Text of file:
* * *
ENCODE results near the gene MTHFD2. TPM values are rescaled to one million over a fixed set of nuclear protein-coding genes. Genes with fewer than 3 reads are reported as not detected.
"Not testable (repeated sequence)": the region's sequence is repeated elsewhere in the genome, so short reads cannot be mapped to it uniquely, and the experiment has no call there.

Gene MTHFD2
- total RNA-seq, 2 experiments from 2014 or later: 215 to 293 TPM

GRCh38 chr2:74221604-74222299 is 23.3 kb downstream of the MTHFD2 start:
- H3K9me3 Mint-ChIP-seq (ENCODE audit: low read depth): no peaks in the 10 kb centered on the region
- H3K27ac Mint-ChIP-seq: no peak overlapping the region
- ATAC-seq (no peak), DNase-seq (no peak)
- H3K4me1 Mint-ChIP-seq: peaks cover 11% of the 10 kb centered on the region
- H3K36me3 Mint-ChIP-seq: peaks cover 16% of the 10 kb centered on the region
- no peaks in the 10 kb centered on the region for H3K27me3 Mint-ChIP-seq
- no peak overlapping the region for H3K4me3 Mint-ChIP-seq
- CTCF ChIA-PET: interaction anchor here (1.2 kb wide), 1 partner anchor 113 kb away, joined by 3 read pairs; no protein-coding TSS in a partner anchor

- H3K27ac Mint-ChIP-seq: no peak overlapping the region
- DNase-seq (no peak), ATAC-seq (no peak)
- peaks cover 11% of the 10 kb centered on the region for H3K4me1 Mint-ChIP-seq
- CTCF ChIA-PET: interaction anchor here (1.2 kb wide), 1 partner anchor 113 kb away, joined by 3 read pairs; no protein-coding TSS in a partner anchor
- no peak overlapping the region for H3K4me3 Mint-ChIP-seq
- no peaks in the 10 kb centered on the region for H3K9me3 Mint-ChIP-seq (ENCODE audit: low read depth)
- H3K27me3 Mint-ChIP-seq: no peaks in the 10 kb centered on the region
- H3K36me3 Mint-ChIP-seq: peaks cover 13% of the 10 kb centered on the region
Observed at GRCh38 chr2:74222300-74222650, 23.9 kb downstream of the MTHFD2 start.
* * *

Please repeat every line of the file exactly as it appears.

ENCODE results near the gene MTHFD2. TPM values are rescaled to one million over a fixed set of nuclear protein-coding genes. Genes with fewer than 3 reads are reported as not detected.
"Not testable (repeated sequence)": the region's sequence is repeated elsewhere in the genome, so short reads cannot be mapped to it uniquely, and the experiment has no call there.

Gene MTHFD2
- total RNA-seq, 2 experiments from 2014 or later: 215 to 293 TPM

GRCh38 chr2:74221604-74222299 is 23.3 kb downstream of the MTHFD2 start:
- H3K9me3 Mint-ChIP-seq (ENCODE audit: low read depth): no peaks in the 10 kb centered on the region
- H3K27ac Mint-ChIP-seq: no peak overlapping the region
- ATAC-seq (no peak), DNase-seq (no peak)
- H3K4me1 Mint-ChIP-seq: peaks cover 11% of the 10 kb centered on the region
- H3K36me3 Mint-ChIP-seq: peaks cover 16% of the 10 kb centered on the region
- no peaks in the 10 kb centered on the region for H3K27me3 Mint-ChIP-seq
- no peak overlapping the region for H3K4me3 Mint-ChIP-seq
- CTCF ChIA-PET: interaction anchor here (1.2 kb wide), 1 partner anchor 113 kb away, joined by 3 read pairs; no protein-coding TSS in a partner anchor

- H3K27ac Mint-ChIP-seq: no peak overlapping the region
- DNase-seq (no peak), ATAC-seq (no peak)
- peaks cover 11% of the 10 kb centered on the region for H3K4me1 Mint-ChIP-seq
- CTCF ChIA-PET: interaction anchor here (1.2 kb wide), 1 partner anchor 113 kb away, joined by 3 read pairs; no protein-coding TSS in a partner anchor
- no peak overlapping the region for H3K4me3 Mint-ChIP-seq
- no peaks in the 10 kb centered on the region for H3K9me3 Mint-ChIP-seq (ENCODE audit: low read depth)
- H3K27me3 Mint-ChIP-seq: no peaks in the 10 kb centered on the region
- H3K36me3 Mint-ChIP-seq: peaks cover 13% of the 10 kb centered on the region
Observed at GRCh38 chr2:74222300-74222650, 23.9 kb downstream of the MTHFD2 start.